Review Summary: A truly brilliant record, provoking joy, anger and love.
When the Gaslight Anthem released ‘the ’59 sound’ earlier this year, I thought that it would have to take a very, very special record to pip it to record of the year (and we’re only in October!). And the King Blues have delivered this record. Heart-burstingly feelgood, righteously angry and honestly glorious in parts, every song on this record leads to a final track which is frankly hair-raising.
If you’ve not listened to the King Blues before, here’s a brief introduction. The band has two albums, this is their sophomore effort, the other is ‘Under the Fog’. That album is excellent, and is another album I feared this one might not be able to top. But it does. (Sacrilege! Cry the avid fans of the first album, but believe me, I loved that, and this one is even better). Genre wise, one quart punk spirit added to a mix of political reggae and ska, and upbeat pop hooks. With a ukulele. And sometimes it’s acapella. What’s not to like?
The first song on the record is the latest single from this album, ‘My Boulder’.
It’s a sugar sweet, beautiful, catchy as hell ode to looking out for your friends, with a massive chorus, (watch the video on their myspace or youtube). And once again, as excited I was about the disc, I didn’t think the rest of the album would be able to keep such a consistently high quality. Perhaps I should stop being such a cynical bastard in future. The second track, ‘I got love’
is another song just as beautiful as the first, and almost as catchy. I could probably go through the album saying this track after track.
My favourite track on the album has turned out to be the title track, ‘Save the World, Get the Girl’
. It’s gentle yet gleeful, inspiring, feel good chorus (‘but I will save the world / yeah I will get the girl / I’ll dismantle a ticking time bomb with just one second to spare / and you will all point up at the sky as I fly right through the air’) is like sunshine shining through an avenue of beautiful forestry.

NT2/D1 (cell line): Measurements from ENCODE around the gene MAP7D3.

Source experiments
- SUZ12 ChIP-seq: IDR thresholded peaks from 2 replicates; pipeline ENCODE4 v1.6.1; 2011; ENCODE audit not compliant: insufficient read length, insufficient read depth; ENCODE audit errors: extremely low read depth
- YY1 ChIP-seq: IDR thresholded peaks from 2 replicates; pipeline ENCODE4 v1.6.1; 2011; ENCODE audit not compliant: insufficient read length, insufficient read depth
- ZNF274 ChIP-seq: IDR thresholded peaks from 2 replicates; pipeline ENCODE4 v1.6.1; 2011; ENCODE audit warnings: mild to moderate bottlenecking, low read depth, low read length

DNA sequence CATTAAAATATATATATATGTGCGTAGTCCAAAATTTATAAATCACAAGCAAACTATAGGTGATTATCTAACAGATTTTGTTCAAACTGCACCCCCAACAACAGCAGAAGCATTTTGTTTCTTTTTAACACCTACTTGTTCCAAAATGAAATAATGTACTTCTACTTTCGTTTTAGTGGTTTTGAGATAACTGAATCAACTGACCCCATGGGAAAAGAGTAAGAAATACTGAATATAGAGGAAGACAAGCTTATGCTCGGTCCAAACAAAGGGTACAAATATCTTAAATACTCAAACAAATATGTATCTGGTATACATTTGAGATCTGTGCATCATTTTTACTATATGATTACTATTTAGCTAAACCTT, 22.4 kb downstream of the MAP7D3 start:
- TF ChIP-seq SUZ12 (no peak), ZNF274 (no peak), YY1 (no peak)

The lyrics on the album focus on a variety of topics, from an urban love story (‘so kiss me underneath this lamppost light / I know it smells of piss but… you look beautiful tonight’) to wry comments about mournful mornings after nights out (‘how come I’m so dehydrated / when I had so much to drink last night’) and even Arnold Schwarzenegger and the war on Iraq (‘put the oops back in troops and it seems so absurd / cause going to war to prevent war was the stupidest thing I ever heard’).
‘Let’s hang the landlord’
is about squatting, and is one of the strongest tracks, although because it was released way before the album as the first single (months ago) it doesn’t feel quite as fresh to me as the rest of the material. The last song, ‘What if Punk Never Happened’
is a poem which is set to quiet backing music, where Itch (vocals and ukulele) muses about a world without the punk movement; (‘there was no-one around to fight Margaret Thatcher / the power of the flower just couldn’t match her’) and builds up to a fantastic conclusion.
Perhaps the only weak point on the album is ‘For You My Darling’
; it is an ambitious song which perhaps overstays its welcome slightly, but I have a feeling it may be a grower. And it certainly isn’t lost looking for a hook. As good as the disc is, live the King Blues are something else. Unbelievable. Songs like ‘The Streets Are Ours’
really come into their fist-pumping own on the dancefloor.
Perhaps this is the best way to sum the record up: On ‘the Schemers, the Scroungers and the Rats’
they say ‘I’m happy doin’ nothing / they tell me it’s all a waste / but I ain’t never seen no three piece suit / with a smile on his face’. This fantastic album will put a smile on yours though.